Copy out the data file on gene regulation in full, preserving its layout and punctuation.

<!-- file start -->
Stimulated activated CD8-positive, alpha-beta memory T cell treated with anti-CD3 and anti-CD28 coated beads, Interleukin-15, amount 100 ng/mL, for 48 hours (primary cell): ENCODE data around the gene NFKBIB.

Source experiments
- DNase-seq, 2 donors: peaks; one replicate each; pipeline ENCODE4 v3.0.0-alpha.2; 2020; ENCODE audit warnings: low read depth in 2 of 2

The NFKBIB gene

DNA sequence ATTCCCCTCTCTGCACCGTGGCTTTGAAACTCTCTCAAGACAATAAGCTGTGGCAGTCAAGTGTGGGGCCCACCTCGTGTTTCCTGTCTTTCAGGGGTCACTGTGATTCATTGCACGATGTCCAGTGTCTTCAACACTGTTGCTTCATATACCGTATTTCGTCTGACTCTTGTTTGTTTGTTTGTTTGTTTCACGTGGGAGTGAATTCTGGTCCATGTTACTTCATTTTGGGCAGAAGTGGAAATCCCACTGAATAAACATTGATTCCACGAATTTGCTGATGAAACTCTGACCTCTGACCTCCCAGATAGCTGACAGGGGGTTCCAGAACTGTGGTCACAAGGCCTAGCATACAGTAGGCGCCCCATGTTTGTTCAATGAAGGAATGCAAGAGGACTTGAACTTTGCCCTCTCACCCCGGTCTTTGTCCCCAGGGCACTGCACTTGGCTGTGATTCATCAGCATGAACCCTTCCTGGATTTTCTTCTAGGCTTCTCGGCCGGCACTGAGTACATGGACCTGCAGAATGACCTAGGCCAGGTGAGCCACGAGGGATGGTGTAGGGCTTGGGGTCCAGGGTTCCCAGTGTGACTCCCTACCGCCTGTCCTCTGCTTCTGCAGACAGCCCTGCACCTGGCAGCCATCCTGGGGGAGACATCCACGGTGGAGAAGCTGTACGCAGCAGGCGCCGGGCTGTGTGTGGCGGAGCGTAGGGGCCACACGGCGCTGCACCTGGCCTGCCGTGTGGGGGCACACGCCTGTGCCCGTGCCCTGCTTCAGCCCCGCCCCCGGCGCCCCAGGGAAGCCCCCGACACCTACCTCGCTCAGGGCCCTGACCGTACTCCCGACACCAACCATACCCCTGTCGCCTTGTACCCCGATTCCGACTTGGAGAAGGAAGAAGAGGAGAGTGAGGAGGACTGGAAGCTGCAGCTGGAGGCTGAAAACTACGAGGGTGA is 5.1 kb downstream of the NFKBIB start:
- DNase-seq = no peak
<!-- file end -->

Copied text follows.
Stimulated activated CD8-positive, alpha-beta memory T cell treated with anti-CD3 and anti-CD28 coated beads, Interleukin-15, amount 100 ng/mL, for 48 hours (primary cell): ENCODE data around the gene NFKBIB.

Source experiments
- DNase-seq, 2 donors: peaks; one replicate each; pipeline ENCODE4 v3.0.0-alpha.2; 2020; ENCODE audit warnings: low read depth in 2 of 2

The NFKBIB gene

DNA sequence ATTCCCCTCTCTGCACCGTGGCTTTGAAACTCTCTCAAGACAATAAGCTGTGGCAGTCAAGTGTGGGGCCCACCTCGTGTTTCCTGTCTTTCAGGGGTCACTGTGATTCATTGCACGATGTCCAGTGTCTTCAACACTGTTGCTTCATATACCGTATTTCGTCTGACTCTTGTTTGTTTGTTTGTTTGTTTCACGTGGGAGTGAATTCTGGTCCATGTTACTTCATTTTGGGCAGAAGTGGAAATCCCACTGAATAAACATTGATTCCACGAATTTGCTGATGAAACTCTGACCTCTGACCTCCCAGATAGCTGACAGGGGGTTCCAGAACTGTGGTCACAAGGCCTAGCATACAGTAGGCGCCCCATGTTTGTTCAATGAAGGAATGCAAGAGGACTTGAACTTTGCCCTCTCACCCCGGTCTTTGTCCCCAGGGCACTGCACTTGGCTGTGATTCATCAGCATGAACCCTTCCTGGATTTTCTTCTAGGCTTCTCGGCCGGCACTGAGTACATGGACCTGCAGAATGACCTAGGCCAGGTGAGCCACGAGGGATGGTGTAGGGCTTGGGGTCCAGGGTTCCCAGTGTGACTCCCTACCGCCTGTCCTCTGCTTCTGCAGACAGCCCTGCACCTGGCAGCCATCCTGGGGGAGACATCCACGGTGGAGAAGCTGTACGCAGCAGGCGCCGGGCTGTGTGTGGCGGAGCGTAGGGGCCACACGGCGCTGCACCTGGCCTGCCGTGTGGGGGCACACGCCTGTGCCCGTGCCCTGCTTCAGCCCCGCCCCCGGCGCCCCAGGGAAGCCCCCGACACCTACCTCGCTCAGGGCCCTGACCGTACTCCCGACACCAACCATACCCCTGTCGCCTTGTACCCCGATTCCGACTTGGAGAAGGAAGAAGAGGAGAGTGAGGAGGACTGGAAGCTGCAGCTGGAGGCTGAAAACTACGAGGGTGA is 5.1 kb downstream of the NFKBIB start:
- DNase-seq = no peak